Digiday’s surveys found that brands and retailers are increasing their ad spend on Instagram this year. Nearly three-quarters of brand and retailer pros (72%) told Digiday this year that their brands purchased advertising on Instagram in the past month, up from just under two-thirds (64%) last year.

Digiday’s surveys also found that brands and retailers are investing more in original content for Instagram than they were last year. Two-thirds of brand and retailer pros (66%) said this year that they invest a moderate amount or a lot in creating original content for Instagram, up from 56% last year.

In particular, there was a notable jump in the percentage of brands and retailers who said they spend a lot on original content for Instagram. One-third of brand and retailer pros (33%) said this year that they invest a lot in creating original content for Instagram, compared with just 16% last year. Although that 33% is still short of the 40% who said the same in 2021.

It is worth noting that this year, Digiday’s surveys found that there was an almost even division among the brands and retailers who said they spend a lot, a moderate amount and a little on creating original content for Instagram. Thirty-three percent of brand and retailer pros said they spend a lot on original content for the platform, 33% said they spend a moderate amount and 30% said they spend a little.

Clearly, brands and retailers are finding that Instagram is a platform worth investing in when it comes to their marketing spend, whether it’s putting their resources toward creating original content for the platform or buying advertising there.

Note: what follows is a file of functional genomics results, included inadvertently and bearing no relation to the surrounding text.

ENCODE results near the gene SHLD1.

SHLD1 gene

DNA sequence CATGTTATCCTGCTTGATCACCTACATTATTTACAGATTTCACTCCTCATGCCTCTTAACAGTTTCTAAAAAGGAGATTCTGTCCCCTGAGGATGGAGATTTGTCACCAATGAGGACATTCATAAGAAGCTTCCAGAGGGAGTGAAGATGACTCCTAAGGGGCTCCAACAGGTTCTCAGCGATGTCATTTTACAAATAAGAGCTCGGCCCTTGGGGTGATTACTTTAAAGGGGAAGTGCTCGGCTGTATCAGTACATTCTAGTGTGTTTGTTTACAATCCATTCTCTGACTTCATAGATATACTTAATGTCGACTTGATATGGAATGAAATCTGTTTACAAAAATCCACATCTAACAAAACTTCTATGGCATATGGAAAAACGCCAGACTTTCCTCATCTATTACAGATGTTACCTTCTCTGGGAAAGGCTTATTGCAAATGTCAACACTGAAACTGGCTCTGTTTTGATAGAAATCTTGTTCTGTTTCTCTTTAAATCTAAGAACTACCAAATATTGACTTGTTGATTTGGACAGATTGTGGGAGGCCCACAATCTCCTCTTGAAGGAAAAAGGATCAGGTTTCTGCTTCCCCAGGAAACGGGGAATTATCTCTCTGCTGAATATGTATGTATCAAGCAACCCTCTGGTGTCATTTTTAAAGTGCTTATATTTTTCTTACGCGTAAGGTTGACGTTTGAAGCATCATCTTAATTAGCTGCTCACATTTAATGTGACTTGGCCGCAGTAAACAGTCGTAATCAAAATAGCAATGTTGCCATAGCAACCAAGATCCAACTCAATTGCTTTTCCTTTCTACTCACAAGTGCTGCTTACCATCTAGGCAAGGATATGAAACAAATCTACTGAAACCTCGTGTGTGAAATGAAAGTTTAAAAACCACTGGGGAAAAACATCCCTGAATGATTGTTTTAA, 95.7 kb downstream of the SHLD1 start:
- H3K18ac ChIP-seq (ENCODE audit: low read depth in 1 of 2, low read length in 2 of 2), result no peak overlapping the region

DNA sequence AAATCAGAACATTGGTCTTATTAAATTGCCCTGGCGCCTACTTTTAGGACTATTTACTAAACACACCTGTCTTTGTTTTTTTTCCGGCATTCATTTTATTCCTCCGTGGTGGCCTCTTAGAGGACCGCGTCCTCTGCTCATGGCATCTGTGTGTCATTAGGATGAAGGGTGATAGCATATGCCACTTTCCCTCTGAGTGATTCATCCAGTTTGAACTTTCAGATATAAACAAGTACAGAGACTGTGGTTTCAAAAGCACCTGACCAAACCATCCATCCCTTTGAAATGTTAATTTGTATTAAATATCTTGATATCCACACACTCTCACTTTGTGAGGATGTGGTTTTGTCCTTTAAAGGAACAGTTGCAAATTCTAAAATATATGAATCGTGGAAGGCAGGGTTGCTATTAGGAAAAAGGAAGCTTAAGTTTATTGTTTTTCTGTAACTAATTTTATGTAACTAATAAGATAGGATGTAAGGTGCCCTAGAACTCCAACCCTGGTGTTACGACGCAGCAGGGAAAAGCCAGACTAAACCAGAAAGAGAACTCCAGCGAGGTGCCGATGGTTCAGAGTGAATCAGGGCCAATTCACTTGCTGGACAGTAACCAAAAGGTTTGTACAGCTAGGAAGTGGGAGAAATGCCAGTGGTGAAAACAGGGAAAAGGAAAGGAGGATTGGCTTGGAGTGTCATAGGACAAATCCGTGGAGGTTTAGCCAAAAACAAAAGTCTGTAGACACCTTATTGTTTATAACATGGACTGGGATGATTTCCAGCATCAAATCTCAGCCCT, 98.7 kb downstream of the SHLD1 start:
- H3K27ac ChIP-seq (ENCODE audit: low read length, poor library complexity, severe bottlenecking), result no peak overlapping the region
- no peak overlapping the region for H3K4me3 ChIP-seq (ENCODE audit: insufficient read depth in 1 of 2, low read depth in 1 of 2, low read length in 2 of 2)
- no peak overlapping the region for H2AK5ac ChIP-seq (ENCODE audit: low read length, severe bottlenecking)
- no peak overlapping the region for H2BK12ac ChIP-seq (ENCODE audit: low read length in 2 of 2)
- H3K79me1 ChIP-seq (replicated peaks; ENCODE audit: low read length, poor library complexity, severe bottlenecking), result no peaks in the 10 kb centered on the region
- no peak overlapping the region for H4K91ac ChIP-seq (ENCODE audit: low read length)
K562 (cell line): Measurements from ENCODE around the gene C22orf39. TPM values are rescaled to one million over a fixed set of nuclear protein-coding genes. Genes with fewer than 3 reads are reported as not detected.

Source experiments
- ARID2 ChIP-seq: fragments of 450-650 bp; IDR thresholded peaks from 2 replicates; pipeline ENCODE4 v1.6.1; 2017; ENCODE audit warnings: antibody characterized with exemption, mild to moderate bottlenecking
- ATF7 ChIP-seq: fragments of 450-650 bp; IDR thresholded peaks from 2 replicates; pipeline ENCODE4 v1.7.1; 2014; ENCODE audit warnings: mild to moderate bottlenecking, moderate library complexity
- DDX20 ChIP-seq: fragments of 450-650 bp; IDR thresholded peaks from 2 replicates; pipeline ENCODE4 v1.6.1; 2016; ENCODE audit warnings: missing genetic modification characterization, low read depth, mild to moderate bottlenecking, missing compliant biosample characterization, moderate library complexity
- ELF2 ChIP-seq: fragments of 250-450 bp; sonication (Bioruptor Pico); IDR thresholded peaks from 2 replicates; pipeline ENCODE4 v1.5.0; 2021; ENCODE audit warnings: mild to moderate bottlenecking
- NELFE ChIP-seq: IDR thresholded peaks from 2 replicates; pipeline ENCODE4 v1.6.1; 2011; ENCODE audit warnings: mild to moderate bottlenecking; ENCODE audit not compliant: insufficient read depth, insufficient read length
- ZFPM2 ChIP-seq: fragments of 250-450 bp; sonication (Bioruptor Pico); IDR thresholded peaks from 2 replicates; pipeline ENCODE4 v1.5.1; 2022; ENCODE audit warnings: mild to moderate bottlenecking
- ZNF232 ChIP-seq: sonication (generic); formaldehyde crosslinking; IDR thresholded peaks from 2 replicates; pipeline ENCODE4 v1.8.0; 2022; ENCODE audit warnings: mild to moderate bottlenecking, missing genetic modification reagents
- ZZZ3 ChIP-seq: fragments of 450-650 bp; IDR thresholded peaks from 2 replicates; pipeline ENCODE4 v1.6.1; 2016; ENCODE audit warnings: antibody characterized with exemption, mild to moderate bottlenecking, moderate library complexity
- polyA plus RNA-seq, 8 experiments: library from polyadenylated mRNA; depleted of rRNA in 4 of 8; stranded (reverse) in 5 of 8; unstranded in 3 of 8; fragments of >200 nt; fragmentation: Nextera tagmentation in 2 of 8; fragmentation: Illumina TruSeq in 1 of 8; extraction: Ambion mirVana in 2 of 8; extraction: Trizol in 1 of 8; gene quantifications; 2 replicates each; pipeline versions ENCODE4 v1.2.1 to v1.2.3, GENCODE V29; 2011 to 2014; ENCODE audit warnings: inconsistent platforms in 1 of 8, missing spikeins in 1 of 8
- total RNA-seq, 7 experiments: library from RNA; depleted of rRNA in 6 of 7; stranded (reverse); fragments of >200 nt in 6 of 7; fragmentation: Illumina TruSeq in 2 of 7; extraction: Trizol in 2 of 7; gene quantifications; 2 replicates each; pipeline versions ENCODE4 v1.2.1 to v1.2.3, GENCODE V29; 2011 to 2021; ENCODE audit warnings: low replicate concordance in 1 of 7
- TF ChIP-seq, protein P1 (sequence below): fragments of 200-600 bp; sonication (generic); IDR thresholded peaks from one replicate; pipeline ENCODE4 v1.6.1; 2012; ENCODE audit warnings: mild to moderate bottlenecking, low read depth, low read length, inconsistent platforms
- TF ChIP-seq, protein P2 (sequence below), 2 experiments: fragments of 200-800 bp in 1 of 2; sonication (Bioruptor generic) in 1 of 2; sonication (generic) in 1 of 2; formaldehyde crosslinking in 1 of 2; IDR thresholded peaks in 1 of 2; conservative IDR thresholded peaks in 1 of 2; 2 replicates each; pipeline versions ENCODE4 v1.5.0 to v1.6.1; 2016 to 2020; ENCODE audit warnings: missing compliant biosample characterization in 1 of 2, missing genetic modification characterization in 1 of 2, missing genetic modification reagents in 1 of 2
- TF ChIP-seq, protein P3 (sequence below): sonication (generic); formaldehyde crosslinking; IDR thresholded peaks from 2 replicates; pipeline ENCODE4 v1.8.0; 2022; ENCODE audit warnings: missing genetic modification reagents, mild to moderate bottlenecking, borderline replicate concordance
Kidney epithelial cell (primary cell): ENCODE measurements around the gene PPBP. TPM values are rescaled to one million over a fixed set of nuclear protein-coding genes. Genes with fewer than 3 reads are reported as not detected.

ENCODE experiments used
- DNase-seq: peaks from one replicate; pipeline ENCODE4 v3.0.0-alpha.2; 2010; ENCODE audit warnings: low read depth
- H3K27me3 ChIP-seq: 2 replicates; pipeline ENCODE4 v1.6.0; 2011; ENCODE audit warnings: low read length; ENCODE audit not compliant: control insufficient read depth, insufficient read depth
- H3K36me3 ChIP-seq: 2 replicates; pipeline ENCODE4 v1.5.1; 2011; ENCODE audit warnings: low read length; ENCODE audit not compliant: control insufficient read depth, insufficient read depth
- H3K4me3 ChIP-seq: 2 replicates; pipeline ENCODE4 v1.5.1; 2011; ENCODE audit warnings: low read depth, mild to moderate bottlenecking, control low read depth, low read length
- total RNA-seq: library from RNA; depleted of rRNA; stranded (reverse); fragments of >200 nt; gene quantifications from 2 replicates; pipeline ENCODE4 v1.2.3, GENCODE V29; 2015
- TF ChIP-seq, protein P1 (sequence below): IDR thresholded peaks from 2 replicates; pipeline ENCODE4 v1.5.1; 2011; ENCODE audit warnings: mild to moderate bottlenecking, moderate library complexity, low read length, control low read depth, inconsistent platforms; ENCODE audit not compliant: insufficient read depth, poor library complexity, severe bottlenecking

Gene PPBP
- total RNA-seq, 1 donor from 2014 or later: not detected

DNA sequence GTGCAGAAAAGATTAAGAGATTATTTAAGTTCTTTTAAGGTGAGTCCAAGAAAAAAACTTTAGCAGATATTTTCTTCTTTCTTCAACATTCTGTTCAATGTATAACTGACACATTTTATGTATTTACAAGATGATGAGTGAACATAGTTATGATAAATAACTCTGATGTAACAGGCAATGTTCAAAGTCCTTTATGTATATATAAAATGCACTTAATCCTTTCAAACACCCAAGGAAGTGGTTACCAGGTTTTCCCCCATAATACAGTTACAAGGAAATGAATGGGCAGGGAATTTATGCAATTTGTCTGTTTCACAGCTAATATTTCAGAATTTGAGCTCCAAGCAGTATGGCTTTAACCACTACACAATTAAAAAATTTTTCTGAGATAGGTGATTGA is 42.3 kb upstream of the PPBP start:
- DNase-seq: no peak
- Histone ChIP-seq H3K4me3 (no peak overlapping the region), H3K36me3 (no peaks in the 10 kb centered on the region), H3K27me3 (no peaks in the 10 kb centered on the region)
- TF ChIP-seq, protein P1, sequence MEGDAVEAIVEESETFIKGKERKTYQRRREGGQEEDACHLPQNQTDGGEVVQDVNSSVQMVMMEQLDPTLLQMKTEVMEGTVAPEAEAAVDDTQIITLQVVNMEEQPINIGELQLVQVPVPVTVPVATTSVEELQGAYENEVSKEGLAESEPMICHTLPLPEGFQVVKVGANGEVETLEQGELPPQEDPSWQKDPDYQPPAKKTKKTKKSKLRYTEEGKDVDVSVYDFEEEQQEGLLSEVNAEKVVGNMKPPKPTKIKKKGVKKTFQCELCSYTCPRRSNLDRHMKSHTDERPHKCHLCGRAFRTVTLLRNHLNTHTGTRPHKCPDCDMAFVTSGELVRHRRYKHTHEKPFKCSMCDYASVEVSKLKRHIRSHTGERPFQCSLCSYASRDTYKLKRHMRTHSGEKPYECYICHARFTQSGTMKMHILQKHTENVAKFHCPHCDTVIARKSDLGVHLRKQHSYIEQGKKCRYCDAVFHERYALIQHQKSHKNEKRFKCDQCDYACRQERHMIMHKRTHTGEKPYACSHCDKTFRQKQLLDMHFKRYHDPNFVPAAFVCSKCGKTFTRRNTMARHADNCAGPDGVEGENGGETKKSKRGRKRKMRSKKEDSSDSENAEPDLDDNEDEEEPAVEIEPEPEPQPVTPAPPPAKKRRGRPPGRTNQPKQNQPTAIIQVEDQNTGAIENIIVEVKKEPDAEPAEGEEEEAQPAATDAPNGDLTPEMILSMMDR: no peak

Key findings:

  • Brands’ and retailers’ increased investments in Instagram make sense when we look at how brand and retailer pros said the platform is acting as a revenue driver this year. Nearly three-quarters of brand and retailer pros (71%) told Digiday this year that Instagram is a valuable or extremely valuable revenue driver. That’s up from slightly more than half (52%) last year.
  • Similarly to how brands and retailers said they view Instagram as a revenue driver this year, the increase in the platform’s value to branding was due mostly to the “extremely valuable” category. This year, nearly two-thirds of brand and retailer pros (63%) told Digiday that Instagram is extremely valuable for branding. Last year, less than one-quarter (24%) said the same.

Read more on brands’ and retailers’ Instagram investments

See research from all Digiday Media Brands:

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Modern Retail+ Research